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If you have any pity, grace, or manners,
You would not make me such an argument.
We should read, If you had any pity.
Lysander, whereto tends all this?
This passage appears to me to be corrupt.
When thou wak'st,
Of thy former lady's eye.
I would read, Then thou tak'st.
I would be loth to have you over-flown with a honey
Vide Newton's note on P. L. b. i. 502. Swift has the same mistake.
Nothing, good monsieur, but to help cavalero Cobweb to
Grey is certainly right.
Fairies, be gone, and be all ways away.
I think Theobald is right. Mr. Heath's conjecture is very ingenious.
Tita. Sleep thou, and I will wind thee in my arms.
I incline to think Steevens's explanation is right.
The. Go, one of you, find out the forester;
Dr. Farmer seems to have forgotten that the action of the Winter's Tale is extended to more that sixteen years.
Her. Methinks, I see these things with parted eye;
I incline to believe that Malone's explanation is right.
Bot. Peradventure, to make it the more gracious, I
I agree with Mr. Steevens.
The. What revels are in hand? Is there no play,
Here, mighty Theseus.
The. Say, what abridgment have you for this evening?
The passages quoted in the note do not convince me that abridgment means a dramatic formance. In this place it appears to me to mean that which shortens time. I find Mr. Henley is of the same opinion.
Merry and tragical? tedious and brief?
A word seems to have been omitted; as snow appears to want the attribute of some quality that is opposite to its nature, such as is supposed by Mr. Upton and Sir Thomas Hanmer. I prefer Mr. Upton's word. I cannot think Mr. Mason's reading is right.
Our sport shall be, to take what they mistake:
The defect in the metre is supplied with probability by Theobald.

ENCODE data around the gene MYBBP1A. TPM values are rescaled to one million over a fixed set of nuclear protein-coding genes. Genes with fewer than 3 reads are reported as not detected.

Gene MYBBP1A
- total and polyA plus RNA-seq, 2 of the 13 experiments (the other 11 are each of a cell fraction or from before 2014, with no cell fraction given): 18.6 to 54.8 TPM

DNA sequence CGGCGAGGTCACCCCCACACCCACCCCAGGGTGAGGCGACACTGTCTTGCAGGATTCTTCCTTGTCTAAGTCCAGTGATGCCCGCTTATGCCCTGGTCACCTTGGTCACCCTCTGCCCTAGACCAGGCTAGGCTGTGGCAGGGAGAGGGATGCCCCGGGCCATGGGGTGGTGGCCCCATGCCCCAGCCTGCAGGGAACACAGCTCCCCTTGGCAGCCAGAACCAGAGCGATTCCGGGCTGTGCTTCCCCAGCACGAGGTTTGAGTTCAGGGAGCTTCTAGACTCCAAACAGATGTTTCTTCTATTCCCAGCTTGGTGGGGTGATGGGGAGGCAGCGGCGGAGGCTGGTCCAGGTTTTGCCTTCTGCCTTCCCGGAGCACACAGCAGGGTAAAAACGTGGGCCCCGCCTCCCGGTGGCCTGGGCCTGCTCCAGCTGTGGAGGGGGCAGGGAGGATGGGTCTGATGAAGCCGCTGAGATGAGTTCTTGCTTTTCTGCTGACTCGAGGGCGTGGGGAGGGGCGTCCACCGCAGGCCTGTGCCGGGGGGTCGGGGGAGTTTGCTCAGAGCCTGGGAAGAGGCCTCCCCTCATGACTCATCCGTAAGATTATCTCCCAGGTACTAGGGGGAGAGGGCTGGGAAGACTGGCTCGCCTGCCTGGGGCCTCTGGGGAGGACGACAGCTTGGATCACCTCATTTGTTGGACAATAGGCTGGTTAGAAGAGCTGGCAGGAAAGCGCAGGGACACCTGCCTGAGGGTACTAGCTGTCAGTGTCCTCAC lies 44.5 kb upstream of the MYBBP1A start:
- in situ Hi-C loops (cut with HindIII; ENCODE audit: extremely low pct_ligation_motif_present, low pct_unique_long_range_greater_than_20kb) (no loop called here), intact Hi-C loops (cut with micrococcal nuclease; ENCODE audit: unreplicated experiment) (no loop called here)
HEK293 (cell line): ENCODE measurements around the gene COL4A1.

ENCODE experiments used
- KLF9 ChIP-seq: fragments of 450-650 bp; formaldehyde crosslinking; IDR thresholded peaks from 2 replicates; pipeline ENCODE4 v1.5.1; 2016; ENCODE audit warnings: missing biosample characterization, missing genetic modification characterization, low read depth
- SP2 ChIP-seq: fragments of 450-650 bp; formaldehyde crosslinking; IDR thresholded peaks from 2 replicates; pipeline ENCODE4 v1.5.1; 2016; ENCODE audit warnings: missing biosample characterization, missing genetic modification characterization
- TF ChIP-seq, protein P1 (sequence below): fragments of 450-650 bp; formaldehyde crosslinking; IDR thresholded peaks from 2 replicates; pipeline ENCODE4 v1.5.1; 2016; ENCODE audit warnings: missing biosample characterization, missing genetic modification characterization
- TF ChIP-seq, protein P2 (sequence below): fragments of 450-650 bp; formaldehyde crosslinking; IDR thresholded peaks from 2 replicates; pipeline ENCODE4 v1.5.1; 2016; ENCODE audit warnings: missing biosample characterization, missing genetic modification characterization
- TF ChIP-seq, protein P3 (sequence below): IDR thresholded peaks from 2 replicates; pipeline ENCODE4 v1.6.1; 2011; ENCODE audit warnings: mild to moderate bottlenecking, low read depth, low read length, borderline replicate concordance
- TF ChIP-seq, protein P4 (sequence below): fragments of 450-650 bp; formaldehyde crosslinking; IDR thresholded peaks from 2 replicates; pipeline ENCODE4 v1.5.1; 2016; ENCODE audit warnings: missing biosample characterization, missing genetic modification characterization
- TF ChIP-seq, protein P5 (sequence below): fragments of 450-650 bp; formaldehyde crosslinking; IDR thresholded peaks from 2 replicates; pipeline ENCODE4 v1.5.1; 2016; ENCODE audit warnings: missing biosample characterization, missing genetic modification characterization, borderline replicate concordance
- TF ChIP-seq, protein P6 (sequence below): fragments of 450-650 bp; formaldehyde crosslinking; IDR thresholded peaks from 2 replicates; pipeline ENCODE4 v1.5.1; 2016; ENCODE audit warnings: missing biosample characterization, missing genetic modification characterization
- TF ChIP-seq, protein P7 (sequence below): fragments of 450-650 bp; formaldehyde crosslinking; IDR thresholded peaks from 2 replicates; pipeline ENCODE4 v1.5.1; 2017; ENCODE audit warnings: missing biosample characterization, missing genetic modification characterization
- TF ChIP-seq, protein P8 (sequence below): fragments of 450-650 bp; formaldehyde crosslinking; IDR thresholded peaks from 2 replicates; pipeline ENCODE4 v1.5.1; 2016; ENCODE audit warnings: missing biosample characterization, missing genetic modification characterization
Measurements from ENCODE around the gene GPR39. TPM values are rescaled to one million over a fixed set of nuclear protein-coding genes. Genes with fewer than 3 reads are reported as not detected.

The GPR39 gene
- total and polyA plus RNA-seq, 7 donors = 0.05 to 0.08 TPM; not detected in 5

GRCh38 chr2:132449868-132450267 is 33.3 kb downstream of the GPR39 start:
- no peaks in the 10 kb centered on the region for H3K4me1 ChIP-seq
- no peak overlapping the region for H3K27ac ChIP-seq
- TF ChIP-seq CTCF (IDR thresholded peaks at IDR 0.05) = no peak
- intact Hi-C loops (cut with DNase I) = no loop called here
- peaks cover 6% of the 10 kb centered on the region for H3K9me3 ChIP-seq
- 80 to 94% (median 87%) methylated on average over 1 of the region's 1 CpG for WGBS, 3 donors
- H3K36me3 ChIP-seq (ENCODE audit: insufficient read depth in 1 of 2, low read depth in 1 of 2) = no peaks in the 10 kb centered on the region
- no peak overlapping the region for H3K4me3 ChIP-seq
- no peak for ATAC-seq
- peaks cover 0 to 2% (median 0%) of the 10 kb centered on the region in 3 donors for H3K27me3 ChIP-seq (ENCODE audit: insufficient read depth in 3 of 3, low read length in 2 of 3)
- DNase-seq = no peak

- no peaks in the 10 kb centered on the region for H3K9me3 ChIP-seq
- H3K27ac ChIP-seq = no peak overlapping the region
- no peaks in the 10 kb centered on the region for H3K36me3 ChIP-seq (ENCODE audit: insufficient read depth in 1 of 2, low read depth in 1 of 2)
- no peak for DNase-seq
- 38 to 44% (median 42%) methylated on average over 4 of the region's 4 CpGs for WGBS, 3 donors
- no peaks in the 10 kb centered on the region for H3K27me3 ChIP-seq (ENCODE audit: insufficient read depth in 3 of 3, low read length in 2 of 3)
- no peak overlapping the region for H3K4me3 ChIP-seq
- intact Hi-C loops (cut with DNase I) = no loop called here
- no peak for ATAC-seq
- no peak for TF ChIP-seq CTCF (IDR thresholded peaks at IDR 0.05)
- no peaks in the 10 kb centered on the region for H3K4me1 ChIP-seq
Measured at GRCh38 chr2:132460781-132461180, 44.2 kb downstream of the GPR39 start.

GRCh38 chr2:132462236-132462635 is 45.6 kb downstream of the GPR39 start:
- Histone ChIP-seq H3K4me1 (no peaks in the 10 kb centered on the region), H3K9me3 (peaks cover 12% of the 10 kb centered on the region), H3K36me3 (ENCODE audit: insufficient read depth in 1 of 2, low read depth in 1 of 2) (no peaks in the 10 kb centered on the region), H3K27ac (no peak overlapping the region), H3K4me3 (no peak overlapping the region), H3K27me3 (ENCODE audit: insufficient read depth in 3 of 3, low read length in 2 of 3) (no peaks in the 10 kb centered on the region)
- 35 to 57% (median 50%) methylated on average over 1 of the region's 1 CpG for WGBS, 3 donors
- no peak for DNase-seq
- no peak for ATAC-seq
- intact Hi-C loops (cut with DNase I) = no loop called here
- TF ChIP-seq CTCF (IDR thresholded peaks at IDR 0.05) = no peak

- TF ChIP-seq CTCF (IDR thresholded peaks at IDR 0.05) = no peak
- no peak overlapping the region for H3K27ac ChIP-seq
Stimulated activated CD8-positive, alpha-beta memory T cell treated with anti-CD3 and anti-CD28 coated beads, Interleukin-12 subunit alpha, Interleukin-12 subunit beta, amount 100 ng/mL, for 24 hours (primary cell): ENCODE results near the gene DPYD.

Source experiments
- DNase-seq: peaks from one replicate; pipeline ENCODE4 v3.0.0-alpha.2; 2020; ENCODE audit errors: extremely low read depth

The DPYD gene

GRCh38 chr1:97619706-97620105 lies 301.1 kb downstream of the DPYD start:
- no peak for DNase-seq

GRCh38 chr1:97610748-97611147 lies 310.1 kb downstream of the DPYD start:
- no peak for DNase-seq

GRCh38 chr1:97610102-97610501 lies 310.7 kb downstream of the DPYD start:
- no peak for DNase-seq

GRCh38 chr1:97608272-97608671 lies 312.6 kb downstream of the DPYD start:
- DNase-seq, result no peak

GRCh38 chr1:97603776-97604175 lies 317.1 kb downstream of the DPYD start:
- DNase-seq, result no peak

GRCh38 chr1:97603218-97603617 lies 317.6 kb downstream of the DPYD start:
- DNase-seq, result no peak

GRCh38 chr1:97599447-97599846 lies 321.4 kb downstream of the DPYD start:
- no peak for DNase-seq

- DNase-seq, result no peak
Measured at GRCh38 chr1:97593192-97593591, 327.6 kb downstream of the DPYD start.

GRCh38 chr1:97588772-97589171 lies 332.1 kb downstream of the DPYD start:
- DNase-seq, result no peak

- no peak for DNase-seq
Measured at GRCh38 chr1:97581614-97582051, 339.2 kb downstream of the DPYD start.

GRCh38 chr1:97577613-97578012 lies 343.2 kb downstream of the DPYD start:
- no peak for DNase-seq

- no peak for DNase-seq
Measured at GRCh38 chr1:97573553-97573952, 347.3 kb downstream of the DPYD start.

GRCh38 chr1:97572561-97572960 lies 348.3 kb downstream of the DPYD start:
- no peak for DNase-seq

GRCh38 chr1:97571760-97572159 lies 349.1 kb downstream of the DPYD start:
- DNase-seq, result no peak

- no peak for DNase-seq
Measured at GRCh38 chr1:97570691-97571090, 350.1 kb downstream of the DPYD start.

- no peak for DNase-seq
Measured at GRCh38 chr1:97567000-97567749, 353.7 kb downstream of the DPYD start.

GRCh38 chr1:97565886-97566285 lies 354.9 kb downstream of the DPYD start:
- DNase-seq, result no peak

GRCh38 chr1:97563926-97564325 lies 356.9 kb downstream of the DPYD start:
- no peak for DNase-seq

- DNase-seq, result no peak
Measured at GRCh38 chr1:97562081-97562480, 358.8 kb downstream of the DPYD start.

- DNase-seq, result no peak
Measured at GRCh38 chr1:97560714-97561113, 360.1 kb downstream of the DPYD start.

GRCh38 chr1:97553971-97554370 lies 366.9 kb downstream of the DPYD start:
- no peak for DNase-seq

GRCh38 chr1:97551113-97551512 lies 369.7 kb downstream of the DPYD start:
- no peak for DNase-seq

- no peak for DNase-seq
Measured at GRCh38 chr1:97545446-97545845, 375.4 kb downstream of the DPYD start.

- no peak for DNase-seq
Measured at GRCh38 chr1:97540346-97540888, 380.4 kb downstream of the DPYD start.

Noble respect takes it in might, not merit.
I incline to Mr. Malone's explanation.
Here come two noble beasts in, a moon and a lion.
I do not see that any change is necessary.
Dem. And then came Pyramus,
I do not see the necessity of Dr. Farmer's emendation. I should, however, prefer vanishes to vanished.
I think Warburton's reading, behowls, is right. It reminds me of a passage in Lee's Theodosius:
Lean wolves forget to howl at night's pale noon:
MERCHANT OF VENICE.
VOL. III. MALONE.
I see no occasion for the insertion of this name. Gratiano calls the bringer of the letter his old Venetian friend, which exactly suits Salanio, who had appeared before to be the friend both of Gratiano and Lorenzo.
Salar. Your mind is tossing on the ocean;
I rather incline to believe with Pope that argosy is from Jason's ship Argo, which being employed to fetch the golden fleece, merchantships, which brought home rich freights, were called argosies.
Ibid. burghers of the flood.
I approve Mr. Steevens's correction of on to of
Lor. My lord Bassanio, since you have found Antonio,
pray you, have in mind where we must meet.
I rather incline to give this speech to Salarino, who, with Salanio, was to be of the party to supper.